Collaboration to Expand High Performance Computing for Researchers at UTSA

January 31, 2018

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Written by: Danicia Steele, Communications Specialist


Throughout fall 2017, many different offices within OIT including the Research Computing Support Group (RCSG) and Communications Infrastructure Services team collaborated to submit a proposal for a National Science Foundation (NSF) grant. The proposed project is related to the UTSA network infrastructure titled “The Roadrunner High- Performance Science, Engineering, and Business Demilitarized Zone (DMZ).”

If awarded, the grant will be used to install 10Gb/s network switches in several buildings on the UTSA campus. These switches will increase network bandwidth from 1Gb/s to 10Gb/s for as many as 1000 network ports in select research labs. The implementation will address the need of users that frequently transfer large amounts of data and request a higher speed. Future projects related to real-time remote surgery, smart buildings and grids, cybersecurity, cloud computing and much more will also benefit from increased network speeds due to their use of large datasets and the critical need for high-performance computing resources.

“The improved infrastructure will allow UTSA researchers to fully utilize internal resources such as the institutional HPC cluster and visualization lab,” said OIT’s Director of the Research Computing Support Group Brent League. “UTSA researchers will be provided with a unique level of access to some of the world’s most powerful computing and visualization resources available to through the Texas Advanced Computing Center (TACC).”

OIT has collaborated with different offices in the past to apply for a previous NSF grant. Although UTSA was not selected for the award previously, the NSF review panel implied the proposal was “competitive” and provided constructive feedback that was used to put together the new proposal. RCSG has worked closely with multiple OIT staff members including the Director of Infrastructure Services Daniel Byrd and OIT Manager for Communications Infrastructure Services Keith Trevino to help ensure all the feedback is incorporated into the new submission.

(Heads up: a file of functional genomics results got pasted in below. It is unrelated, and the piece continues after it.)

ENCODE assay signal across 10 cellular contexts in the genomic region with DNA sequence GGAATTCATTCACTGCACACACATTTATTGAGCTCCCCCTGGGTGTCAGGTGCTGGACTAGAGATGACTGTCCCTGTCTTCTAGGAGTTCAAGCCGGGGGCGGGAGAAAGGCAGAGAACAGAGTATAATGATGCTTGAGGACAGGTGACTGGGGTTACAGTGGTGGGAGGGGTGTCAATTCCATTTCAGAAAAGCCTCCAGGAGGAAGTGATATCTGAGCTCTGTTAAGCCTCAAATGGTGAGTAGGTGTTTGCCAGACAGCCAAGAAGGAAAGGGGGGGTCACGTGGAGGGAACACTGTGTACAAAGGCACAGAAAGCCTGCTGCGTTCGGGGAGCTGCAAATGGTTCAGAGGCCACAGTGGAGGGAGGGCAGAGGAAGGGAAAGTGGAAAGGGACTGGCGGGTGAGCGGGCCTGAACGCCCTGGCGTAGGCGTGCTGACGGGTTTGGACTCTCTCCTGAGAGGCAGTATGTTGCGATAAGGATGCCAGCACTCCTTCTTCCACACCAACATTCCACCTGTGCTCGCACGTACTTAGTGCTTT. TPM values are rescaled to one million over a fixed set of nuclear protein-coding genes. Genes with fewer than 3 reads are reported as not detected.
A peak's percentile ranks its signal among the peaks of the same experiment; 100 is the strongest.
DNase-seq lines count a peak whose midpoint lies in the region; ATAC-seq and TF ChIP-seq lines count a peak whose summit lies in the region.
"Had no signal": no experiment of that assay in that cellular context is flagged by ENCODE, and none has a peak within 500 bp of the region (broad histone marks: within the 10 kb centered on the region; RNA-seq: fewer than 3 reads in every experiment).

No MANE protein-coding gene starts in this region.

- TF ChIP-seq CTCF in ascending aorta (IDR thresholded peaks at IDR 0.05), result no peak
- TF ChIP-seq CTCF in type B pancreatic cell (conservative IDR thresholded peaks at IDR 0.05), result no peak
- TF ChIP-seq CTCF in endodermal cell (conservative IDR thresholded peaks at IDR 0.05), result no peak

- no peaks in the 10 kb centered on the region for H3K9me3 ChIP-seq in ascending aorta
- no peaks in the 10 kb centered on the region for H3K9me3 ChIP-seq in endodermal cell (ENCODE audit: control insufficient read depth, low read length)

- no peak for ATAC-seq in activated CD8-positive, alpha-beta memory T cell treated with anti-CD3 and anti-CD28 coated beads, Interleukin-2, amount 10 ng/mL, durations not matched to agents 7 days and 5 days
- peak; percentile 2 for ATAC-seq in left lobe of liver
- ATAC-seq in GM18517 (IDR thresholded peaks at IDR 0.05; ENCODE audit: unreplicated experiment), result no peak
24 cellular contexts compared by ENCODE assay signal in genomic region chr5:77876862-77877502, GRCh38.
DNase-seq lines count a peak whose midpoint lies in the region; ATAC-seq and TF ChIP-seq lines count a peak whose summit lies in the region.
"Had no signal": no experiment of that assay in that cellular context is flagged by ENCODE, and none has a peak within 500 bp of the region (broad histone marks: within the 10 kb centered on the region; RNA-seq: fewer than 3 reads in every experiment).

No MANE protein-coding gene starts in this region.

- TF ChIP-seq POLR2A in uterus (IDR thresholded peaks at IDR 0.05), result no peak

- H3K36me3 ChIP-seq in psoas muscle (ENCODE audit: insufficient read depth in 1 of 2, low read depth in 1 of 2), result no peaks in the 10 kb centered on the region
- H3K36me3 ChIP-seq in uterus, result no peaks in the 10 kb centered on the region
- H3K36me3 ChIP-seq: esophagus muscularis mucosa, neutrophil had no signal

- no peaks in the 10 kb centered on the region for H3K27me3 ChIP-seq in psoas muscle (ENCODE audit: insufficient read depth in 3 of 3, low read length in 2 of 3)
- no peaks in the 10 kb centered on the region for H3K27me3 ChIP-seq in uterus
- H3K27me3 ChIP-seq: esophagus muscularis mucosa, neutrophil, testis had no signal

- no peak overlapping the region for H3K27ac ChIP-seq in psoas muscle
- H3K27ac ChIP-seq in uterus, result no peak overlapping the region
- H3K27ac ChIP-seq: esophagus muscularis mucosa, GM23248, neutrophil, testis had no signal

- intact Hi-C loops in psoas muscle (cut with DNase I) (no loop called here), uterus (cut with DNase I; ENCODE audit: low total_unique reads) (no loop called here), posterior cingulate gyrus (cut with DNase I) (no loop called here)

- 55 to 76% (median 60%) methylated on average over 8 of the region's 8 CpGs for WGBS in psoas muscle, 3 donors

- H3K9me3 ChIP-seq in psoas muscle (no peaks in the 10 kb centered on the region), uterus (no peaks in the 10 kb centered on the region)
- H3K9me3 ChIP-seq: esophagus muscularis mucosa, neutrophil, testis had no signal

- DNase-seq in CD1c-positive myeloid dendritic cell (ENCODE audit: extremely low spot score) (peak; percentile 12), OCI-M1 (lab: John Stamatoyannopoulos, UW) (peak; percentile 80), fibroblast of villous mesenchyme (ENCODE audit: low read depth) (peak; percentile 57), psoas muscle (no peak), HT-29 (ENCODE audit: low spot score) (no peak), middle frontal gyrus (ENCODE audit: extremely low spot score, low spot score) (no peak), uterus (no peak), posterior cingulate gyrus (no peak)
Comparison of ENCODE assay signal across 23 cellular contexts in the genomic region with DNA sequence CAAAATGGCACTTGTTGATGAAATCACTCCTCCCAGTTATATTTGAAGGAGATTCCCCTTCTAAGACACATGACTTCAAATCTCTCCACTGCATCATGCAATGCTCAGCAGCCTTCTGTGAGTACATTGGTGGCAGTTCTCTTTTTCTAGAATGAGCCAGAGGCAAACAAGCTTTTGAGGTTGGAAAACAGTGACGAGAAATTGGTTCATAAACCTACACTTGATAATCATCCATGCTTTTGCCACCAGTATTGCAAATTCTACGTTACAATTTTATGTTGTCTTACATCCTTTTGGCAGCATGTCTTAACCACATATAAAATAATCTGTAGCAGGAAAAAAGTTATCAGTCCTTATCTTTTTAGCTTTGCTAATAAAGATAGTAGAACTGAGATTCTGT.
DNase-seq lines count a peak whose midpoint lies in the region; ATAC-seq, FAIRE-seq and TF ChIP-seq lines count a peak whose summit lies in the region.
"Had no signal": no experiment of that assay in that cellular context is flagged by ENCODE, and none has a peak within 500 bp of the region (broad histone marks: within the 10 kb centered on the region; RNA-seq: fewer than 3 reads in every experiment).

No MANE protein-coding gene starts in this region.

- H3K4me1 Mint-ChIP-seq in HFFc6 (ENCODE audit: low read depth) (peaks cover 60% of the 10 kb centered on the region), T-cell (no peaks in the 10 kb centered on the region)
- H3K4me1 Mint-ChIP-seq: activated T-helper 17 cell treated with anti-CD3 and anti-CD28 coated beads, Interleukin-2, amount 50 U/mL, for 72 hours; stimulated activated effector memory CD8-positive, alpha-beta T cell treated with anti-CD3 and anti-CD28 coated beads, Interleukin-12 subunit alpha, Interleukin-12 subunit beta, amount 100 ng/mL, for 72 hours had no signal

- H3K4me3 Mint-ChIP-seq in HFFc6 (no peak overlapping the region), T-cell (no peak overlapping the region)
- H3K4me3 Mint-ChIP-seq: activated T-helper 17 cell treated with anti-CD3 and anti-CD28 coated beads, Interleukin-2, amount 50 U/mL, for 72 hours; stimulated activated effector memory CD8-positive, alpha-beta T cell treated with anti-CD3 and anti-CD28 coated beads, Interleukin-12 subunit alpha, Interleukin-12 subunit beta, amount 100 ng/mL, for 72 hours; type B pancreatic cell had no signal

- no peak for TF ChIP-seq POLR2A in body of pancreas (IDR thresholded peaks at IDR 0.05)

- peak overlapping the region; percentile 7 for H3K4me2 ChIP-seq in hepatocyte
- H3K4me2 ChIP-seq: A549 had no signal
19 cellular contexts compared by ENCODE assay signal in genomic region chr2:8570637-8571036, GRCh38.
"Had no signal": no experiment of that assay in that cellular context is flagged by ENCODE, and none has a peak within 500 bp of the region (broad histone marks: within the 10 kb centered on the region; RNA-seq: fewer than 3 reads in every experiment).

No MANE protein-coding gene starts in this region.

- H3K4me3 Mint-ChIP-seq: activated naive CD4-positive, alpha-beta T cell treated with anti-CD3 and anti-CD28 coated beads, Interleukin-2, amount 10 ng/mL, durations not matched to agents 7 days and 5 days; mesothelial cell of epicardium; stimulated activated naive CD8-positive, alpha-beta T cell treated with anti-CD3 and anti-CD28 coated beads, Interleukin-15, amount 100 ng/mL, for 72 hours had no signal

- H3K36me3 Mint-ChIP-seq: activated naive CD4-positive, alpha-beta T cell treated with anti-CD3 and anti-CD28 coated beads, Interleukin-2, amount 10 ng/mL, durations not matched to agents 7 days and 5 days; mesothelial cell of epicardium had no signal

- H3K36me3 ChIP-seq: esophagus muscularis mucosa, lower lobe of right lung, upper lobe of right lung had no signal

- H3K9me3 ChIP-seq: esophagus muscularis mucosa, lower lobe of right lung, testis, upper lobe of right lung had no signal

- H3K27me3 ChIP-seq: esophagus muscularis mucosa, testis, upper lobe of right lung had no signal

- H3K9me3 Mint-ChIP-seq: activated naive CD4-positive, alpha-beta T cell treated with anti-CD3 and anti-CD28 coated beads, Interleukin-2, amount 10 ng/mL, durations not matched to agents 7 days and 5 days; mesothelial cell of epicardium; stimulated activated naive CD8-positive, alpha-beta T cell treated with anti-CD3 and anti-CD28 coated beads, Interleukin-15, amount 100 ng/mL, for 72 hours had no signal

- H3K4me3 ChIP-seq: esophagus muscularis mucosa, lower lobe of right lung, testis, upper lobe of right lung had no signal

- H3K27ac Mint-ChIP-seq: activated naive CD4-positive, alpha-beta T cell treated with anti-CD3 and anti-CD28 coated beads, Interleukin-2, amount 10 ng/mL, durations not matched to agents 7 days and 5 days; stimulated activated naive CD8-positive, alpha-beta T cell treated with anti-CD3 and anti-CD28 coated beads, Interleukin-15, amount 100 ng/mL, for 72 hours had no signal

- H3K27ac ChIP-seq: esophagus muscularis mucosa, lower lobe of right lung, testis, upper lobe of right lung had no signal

“The PI’s, several key members of OIT’s network team, and I have been working over the last six to eight months to address these shortcomings,” said League. “Keith and Dan have been working diligently to design the plans for this proposed Science DMZ. Without their expertise and time spent on planning, we would stand no chance of winning this proposal.”

An award decision is expected by October 30, 2018. If granted the opportunity this year, the implementation of the “Roadrunner High-Performance Science, Engineering, and Business DMZ,” will support UTSA’s goals and the OIT Strategic Plan of innovating scholarly research to significantly influence society and achieve recognition as a premier research university. OIT supports UTSA’s mission of becoming a Tier One university by fostering innovative research and collaboration across a broad swath of disciplines from science and engineering to business and more.


For more information on National Science Foundation grants please click here.